In the midst of this season of life when many of us are thinking and praying for an awakening of spirit behavioral compassion Aaron Copeland’s masterpiece, Appalachian Spring, came to mind.
If one ever had the blessing to be in the Appalachian Mountains at the first hint of spring, with winter’s cloak not fully receded, Copeland’s music gives rise to expression that words and brush strokes, no matter how great, cannot emulate. This could be in any woods across this great Earth.
In 1819, John Keats composed six odes, which are among his most famous and well-regarded poems. Keats wrote the first five poems, “Ode on a Grecian Urn”, “Ode on Indolence”, “Ode on Melancholy”, “Ode to a Nightingale”, and “Ode to Psyche” in quick succession during the spring, and he composed “To Autumn” in September. While the exact order in which Keats composed the poems is unknown, some critics contend that they form a thematic whole if arranged in sequence. As a whole, the odes represent Keats’s attempt to create a new type of short lyrical poem, which influenced later generations.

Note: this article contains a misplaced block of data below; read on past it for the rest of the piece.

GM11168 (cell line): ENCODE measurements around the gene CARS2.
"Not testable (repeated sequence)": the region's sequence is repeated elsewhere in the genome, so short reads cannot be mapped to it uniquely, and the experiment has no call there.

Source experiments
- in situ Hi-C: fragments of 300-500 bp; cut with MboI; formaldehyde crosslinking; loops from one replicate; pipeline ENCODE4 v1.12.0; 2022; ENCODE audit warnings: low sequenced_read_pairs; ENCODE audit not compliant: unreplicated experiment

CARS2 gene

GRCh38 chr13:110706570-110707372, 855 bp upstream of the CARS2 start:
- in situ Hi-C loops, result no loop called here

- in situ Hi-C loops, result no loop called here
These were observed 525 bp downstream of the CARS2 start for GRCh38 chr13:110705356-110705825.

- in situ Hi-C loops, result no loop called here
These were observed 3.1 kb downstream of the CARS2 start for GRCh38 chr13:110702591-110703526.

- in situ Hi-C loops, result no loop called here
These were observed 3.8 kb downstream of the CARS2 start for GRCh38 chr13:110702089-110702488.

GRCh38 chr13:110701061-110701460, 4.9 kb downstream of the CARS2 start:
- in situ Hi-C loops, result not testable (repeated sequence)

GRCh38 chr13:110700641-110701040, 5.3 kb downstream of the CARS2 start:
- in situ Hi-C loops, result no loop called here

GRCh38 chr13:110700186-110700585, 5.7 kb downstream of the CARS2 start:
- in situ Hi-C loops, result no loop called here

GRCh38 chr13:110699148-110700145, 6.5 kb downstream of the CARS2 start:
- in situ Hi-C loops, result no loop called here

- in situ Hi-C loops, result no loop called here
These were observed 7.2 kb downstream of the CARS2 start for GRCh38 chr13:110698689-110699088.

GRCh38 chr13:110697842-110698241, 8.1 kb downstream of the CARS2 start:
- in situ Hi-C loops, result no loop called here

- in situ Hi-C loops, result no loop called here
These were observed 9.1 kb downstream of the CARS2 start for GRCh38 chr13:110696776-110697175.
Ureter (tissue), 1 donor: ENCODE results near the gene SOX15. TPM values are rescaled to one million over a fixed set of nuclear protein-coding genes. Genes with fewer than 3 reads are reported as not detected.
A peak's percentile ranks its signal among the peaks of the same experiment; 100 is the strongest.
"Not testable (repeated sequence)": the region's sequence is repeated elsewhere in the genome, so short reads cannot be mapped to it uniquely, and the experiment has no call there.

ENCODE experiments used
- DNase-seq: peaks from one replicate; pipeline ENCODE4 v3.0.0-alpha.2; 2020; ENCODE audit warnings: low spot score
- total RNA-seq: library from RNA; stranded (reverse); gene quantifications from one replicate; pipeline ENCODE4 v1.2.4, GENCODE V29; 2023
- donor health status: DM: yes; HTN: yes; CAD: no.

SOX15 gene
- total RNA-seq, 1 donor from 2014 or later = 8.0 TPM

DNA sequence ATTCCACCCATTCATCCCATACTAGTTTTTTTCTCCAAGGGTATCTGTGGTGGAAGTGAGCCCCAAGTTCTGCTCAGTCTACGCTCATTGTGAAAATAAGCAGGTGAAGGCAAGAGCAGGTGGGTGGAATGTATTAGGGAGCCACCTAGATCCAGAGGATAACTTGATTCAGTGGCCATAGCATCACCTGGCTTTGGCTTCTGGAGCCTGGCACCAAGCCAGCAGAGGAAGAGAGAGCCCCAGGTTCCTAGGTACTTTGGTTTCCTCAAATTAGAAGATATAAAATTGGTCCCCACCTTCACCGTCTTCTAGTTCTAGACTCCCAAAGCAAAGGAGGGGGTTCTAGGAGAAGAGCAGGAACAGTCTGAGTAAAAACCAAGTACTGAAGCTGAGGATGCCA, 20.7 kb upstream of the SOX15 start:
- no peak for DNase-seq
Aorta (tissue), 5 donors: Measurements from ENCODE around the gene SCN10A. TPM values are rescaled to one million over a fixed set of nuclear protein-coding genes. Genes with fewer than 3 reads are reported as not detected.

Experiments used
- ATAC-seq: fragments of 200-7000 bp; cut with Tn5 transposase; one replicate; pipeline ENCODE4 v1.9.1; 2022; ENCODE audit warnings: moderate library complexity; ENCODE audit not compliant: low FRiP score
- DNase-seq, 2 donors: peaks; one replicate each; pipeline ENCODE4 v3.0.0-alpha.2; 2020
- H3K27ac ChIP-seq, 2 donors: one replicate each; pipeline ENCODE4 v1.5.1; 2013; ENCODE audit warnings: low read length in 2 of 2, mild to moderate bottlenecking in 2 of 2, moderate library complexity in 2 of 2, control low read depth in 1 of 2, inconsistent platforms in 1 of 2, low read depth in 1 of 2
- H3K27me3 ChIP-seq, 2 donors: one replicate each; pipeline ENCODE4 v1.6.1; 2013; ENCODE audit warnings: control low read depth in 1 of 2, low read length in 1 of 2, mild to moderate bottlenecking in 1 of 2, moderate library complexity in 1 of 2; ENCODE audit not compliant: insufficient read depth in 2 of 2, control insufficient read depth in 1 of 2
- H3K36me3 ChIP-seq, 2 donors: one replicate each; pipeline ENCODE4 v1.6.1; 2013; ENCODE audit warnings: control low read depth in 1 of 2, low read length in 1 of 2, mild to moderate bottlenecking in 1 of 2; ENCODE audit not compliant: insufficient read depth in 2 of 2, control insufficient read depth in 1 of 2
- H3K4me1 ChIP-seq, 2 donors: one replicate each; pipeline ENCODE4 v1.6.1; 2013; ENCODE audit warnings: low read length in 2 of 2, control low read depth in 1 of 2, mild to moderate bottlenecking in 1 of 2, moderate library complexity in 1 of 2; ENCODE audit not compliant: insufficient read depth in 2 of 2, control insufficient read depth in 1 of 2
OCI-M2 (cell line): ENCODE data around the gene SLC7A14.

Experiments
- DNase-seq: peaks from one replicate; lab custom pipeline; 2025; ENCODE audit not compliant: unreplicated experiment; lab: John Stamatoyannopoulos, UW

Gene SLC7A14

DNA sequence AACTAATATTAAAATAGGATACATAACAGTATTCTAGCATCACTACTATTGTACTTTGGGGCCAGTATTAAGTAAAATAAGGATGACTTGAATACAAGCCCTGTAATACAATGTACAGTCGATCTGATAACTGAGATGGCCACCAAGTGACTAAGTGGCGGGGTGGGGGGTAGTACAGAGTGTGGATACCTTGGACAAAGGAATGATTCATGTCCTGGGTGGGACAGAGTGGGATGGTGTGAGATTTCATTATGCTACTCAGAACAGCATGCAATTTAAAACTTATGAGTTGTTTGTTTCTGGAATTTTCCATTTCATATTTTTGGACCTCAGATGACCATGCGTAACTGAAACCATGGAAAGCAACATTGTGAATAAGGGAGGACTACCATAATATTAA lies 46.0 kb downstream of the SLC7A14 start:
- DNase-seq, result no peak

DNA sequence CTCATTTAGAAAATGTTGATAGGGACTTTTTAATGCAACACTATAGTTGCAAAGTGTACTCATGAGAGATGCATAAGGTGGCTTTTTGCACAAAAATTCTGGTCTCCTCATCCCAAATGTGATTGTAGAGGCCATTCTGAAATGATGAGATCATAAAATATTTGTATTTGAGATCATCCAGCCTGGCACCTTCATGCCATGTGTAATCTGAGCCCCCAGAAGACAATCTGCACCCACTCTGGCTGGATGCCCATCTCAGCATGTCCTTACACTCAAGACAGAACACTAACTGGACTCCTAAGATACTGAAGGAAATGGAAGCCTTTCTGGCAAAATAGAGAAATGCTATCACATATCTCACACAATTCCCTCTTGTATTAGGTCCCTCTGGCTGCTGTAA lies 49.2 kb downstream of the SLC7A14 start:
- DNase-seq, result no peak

Metaphorically, I believe in the midst of this summer of discontent as the entire socio-economic world attempts to understand or not; we are in a winter/spring conundrum. To quote the words of Gramsci, ‘The crisis consists precisely in the fact that the old is dying and the new cannot be born; in this interregnum a great variety of morbid symptoms appear.’
There are those of us who see the dark and those of us who see the light. There are those of us who look back and those of us who look beyond the yet seen horizon.
I hope you will take twenty-five minutes to still yourself and let this music rise in you, your innermost dreams and aspirations.
Blessings on your day!